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Des de Moor
Best beer and travel writing award 2015, 2011 -- British Guild of Beer Writers Awards
Accredited Beer Sommelier
Writer of "Probably the best book about beer in London" - Londonist
"A necessity if you're a beer geek travelling to London town" - Beer Advocate
"A joy to read" - Roger Protz
"Very authoritative" - Tim Webb.
"One of the top beer writers in the UK" - Mark Dredge.
"A beer guru" - Popbitch.
Des de Moor


Old Chimneys Redshank Strong Old Ale and Good King Henry Special Reserve

First published in BEER December 2006 as part of a page about strong beers.

ABV: 8.7 and 11 per cent
Origin: Market Weston, Suffolk, England

Redshank Strong

With the nights drawing in, the weather – at least in theory – getting colder and the festive season approaching, I’m turning this month to the strong specialities – the sort of beers that bear up well to being sipped and savoured late in the evening while relaxing in front of a roaring radiator.

Former Greene King and Broughton brewer Alan Thomson of Old Chimneys has made something of a speciality of unusual and strong real ales in a bottle, hand-crafted near Diss on the Norfolk-Suffolk border with vegetarian-friendly ingredients.

Redshank, a strong old ale named after a red legged wading bird found on nearby wetlands, is created from Fuggles and Challenger hops with crystal and caramalt adding colour to a pale malt mash. The result is a deep pinkish brown, with a light yellowish head and an aroma oozing caramel cream alongside fruit cake, fresh fruit and wine notes.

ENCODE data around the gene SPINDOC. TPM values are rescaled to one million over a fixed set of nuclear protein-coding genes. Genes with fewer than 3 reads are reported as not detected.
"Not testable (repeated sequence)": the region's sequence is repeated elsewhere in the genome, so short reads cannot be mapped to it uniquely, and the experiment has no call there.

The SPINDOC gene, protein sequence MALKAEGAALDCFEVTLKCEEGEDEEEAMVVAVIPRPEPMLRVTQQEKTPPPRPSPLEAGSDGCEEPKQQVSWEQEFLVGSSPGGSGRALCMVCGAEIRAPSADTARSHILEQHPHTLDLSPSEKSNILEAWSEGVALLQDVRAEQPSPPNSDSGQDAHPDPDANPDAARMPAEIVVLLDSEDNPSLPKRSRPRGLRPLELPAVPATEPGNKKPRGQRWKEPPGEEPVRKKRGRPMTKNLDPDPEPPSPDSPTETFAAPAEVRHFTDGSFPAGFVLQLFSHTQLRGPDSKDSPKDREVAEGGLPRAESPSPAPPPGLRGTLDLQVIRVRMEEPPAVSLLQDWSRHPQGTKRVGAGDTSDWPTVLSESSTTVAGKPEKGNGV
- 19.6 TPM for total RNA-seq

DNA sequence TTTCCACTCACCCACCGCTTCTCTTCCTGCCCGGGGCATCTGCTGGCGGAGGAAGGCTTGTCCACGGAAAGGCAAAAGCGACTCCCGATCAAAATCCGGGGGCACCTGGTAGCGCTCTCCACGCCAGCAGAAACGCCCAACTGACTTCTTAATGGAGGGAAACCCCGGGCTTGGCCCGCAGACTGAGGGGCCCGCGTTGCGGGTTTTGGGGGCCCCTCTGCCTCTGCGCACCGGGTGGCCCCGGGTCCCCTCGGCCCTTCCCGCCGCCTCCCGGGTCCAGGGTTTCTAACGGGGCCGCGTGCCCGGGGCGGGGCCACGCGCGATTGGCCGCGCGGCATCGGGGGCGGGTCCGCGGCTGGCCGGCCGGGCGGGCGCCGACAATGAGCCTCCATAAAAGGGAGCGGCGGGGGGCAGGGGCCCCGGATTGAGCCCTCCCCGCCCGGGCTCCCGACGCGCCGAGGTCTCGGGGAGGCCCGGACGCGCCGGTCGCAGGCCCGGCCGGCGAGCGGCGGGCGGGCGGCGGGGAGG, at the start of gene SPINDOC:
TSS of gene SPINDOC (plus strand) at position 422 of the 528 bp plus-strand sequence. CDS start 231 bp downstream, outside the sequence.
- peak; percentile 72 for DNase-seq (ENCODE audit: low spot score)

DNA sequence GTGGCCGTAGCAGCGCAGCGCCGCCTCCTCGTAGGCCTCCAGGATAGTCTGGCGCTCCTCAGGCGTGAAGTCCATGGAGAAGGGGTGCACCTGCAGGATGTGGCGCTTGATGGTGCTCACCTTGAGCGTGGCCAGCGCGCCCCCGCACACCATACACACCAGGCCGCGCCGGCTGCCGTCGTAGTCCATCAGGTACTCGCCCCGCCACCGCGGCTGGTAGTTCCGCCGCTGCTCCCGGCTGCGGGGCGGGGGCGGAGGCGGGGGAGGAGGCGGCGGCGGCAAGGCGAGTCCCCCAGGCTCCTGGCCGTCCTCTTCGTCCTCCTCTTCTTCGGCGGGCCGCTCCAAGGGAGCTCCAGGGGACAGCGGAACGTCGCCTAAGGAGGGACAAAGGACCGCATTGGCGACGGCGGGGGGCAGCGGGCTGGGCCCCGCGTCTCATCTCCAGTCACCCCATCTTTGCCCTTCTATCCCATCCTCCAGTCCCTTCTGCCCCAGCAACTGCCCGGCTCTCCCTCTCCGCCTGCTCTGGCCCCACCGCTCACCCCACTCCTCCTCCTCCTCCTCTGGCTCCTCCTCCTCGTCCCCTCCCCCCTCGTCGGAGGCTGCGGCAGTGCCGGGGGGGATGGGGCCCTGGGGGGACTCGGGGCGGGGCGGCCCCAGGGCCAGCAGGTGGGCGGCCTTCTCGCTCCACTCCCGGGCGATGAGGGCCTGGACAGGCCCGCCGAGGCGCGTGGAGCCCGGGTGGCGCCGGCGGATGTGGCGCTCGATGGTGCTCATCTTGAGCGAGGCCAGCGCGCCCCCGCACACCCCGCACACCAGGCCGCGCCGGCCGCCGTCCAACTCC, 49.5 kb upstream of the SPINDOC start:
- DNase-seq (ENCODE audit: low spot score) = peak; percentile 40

There’s more caramel whip on a very smooth palate which reveals tingly hops, alcohol and deep port-like fruit. The long finish remains smooth and tingly, with malt loaf, herbs, lightening hops and a touch of tannic red wine, balancing rich dark flavours with a surprisingly refreshing quality.

But Alan’s most elaborately crafted beer is Good King Henry Special Reserve, which evolved from an I reviewed in these pages three years back. A stronger version, matured over oak granules for six months and then conditioned in bottle for another 18 months before release, was produced to mark the brewery’s tenth anniversary and is now a regular line.

Old Chimneys Good King Henry Special Reserve

Pale, crystal and wheat malt and roasted barley make up the grist, with Fuggles and Challenger hops. Vintage dated bottles have best before dates set five years later though it’s probably worth cellaring for longer if you’re lucky enough to get hold of several bottles.

My 2004 sample poured a near-black mahogany colour with a thin but persistent pinkish-brown head. A very heady aroma was rich and sweet with dark malt, blackcurrant fruit and a whiff of sherry-cask single malt whisky.

The palate is thick, potent and sweet with candied and fresh orange fruit, marzipan, subtle wood and claret-style “lead pencil” touches. I caught a very faint whiff of smoked ham, but overall the beer is much less smoky and roasty than most others in the same broad style.

A warming swallow leads to a very long finish with, sweetish sherry notes, faint wood adding texture to the background and tingling alcohol and hops.

The name, incidentally, refers not to a British royal but to an obscure green vegetable also known as “poor man’s asparagus”. If “poor man’s” implies second rate, it’s an inappropriate comparison, for this is an outstanding product that could proudly grace anyone’s table. 

See next post for more strong beers.

Read more about these beers at

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